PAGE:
Four Farmers Project, Week 20: Blizzard

This is a critical season for American farmers, and there are some incredible stories out there—including those of four very different production farmers that we will be featuring here. Veteran reporter Sam Hurst will be following one of them each week, day to day, from now through the harvest.
snow on corn

Blizzard! The first of the season swept into South Dakota Wednesday night and by Thursday afternoon, farm country was paralyzed. Travel on Interstate 90 was prohibited. The corn harvest was stopped in its tracks. This is the kind of wet, fat-flaked, early-winter blizzard that blows so hard the snow sticks and turns to concrete on kitchen window panes. The sun comes up, but you can’t see anything. These are days when fidgety farmers are forced to sit and drink coffee and think about falling commodity prices. Corn for December delivery was as high as $7.80 in June. Today it is $3.75.

In anticipation of the storm, Charlie Johnson harvested corn until 3:30 in the morning on Wednesday. His organic corn is already contracted at $8.80 a bushel to an organic poultry company in Iowa. When he made the deal last spring it was a good, solid organic premium. Now it looks like a bonanza. Last week, Johnson was down in the dumps because his soybean yields were so low. This week he’s surprised ... pleasantly surprised. “We may fill our bins with corn rather than soybeans,” he says. “Maybe the corn will keep us in business one more year.” His crop is wet. His drying bins are full. And with the blizzard bearing down on him, Johnson still has 100 acres of corn standing in the field.

Dale Hargens got up on Tuesday, voted at 7 A.M., took the corn head off his combine, replaced it with the sunflower head, and drove the combine through his sunflower fields until 10 o’clock at night. Sitting around waiting to get back to work is doubly hard on Hargens this week. He lost his bid for the South Dakota state Senate. From Democratic Majority Leader in the South Dakota House of Representatives to a small-town farmer in one day ... tough to swallow. He lost by 191 votes. “If the harvest hadn’t been so bad—so much stop-and-go because of rain—maybe it would have made a difference,” he offers. “I didn’t spend near enough time campaigning in Huron [the biggest town in his district, 45 miles away]. But farming comes first.” He says he doesn’t mind losing. He doesn’t sound convincing.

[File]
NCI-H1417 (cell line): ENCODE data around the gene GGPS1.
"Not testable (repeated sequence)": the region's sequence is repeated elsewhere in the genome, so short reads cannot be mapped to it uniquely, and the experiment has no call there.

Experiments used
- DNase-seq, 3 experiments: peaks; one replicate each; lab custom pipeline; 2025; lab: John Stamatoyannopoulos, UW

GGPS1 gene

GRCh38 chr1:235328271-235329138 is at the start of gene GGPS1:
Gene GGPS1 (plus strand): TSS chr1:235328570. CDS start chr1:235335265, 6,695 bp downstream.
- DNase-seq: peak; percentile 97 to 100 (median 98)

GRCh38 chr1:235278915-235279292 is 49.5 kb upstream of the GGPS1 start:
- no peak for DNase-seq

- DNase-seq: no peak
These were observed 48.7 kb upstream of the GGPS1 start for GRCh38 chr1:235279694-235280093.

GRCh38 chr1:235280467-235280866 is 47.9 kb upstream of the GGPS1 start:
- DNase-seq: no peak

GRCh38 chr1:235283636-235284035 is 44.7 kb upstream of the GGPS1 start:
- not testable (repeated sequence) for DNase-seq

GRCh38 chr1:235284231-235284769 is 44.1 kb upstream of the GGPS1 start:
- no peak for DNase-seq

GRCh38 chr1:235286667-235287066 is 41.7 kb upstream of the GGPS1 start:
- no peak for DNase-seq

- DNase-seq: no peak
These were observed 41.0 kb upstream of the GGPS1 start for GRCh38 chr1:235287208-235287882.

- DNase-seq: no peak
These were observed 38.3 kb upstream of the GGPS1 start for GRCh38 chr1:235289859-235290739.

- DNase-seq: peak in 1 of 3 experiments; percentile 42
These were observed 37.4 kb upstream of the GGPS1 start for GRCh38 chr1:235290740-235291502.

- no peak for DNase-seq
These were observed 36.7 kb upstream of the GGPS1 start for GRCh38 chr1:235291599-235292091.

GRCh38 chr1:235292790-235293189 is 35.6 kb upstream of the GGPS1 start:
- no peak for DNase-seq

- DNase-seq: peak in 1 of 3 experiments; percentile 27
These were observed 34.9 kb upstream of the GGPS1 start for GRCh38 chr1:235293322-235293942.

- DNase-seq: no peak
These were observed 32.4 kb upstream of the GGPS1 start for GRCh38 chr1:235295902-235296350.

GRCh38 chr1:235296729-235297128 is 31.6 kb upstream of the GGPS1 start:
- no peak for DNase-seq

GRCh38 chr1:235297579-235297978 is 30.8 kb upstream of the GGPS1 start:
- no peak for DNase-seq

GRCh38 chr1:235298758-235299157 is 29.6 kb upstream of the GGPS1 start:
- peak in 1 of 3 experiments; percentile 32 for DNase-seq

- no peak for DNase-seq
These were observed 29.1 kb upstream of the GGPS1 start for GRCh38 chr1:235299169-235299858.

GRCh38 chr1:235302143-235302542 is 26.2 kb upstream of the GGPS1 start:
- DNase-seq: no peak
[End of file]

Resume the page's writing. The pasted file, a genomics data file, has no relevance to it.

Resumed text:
Hargens’s yields are high, just like he expected back in June. His worst fields are 145 bushels an acre. His best fields are 170. Both he and Johnson agree that the key to the next week is whether snow builds up on the cornstalks. “You can combine corn until four in the morning in a wet, muddy field,” Johnson says. “But you can’t combine in the rain. And you can’t pick corn when it still has snow on it. The snow compacts and freezes in the combine and breaks things.”

Jim Lutter isn’t even trying to harvest his corn. He doesn’t have a large storage capacity, so why even start combining wet corn? “Why would anyone store corn if they can sell it for four dollars?” he told me in June. Now, Lutter must work around his limits. He will spend the blizzard in his airplane hangar, winterizing the building and servicing his spray plane. He offers a quick side note: “I still had some spraying to do in late October, but my clients cancelled on me. The farmers around here are out of money.”

Near Aberdeen, Scott Christenson’s harvest finally hit its stride in the week before the blizzard. “We’re picking the best corn we’ve ever raised. Our best fields are over one seventy-five. Our average is one sixty-five.” The Christensons have their own propane drying bins. The corn comes out of the field, is dried on the farm, and then is trucked directly to the nearby ethanol plant. The Christensons have invested heavily over the years in storage and drying capacity. Now it’s paying off.

Last summer Scott and his brother took a gamble. “When the price was high, we contracted a lot of our crop, about eleven hundred acres. Some was at four dollars and some was as much as six dollars and eighty cents.” Scott credits his banker with encouraging him to go ahead and contract when prices were high, even though he ran the risk that his yields might come in below his contract goals. Storage capacity is the key to the gamble. In the old days, a farmer might contract 1,000 bushels for delivery months in advance, before he knew what his yields would be. If the harvest failed, or came in short, say 800 bushels, the farmer was still on the line for the contract. He often had to buy the missing 200 bushels on the open market to meet his contract. If, by chance, prices had risen over the season, a farmer could be wiped out buying expensive corn in November to meet a contract he agreed to in June. By having a fluid supply of stored corn, farmers like Scott Christenson can manage the flow of their crop from harvest to buyer and hedge their bets.

Charlie Johnson has skinned the cat another way. Because organic harvests are so fragile and unpredictable, his contracts have “act of God” clauses that compel his buyers to purchase whatever he produces rather than setting specific targets for the harvest.

Jim Lutter is stuck without adequate storage or organic premiums. Nervous about taking risks with long-term contracts, farmers like Lutter harvest the crops in the fall and either use the corn on the farm to feed cattle, or sell it to the local elevator at whatever price they can get.

This is the kind of stuff farmers think about, sipping coffee, waiting for a blizzard to pass.

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